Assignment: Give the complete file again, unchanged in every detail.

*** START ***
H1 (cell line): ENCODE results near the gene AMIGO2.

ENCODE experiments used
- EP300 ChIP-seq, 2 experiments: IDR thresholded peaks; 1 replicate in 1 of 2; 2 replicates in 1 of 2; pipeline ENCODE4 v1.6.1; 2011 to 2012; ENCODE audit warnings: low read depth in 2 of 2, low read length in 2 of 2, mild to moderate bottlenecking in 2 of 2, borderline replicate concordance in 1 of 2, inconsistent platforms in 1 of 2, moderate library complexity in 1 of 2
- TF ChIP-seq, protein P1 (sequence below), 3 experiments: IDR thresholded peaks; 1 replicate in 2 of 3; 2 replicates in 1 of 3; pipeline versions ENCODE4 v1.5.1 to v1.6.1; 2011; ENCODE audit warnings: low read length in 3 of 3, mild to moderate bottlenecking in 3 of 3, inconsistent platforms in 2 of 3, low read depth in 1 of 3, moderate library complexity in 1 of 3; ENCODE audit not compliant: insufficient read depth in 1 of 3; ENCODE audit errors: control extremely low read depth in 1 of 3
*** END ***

H1 (cell line): ENCODE results near the gene AMIGO2.

ENCODE experiments used
- EP300 ChIP-seq, 2 experiments: IDR thresholded peaks; 1 replicate in 1 of 2; 2 replicates in 1 of 2; pipeline ENCODE4 v1.6.1; 2011 to 2012; ENCODE audit warnings: low read depth in 2 of 2, low read length in 2 of 2, mild to moderate bottlenecking in 2 of 2, borderline replicate concordance in 1 of 2, inconsistent platforms in 1 of 2, moderate library complexity in 1 of 2
- TF ChIP-seq, protein P1 (sequence below), 3 experiments: IDR thresholded peaks; 1 replicate in 2 of 3; 2 replicates in 1 of 3; pipeline versions ENCODE4 v1.5.1 to v1.6.1; 2011; ENCODE audit warnings: low read length in 3 of 3, mild to moderate bottlenecking in 3 of 3, inconsistent platforms in 2 of 3, low read depth in 1 of 3, moderate library complexity in 1 of 3; ENCODE audit not compliant: insufficient read depth in 1 of 3; ENCODE audit errors: control extremely low read depth in 1 of 3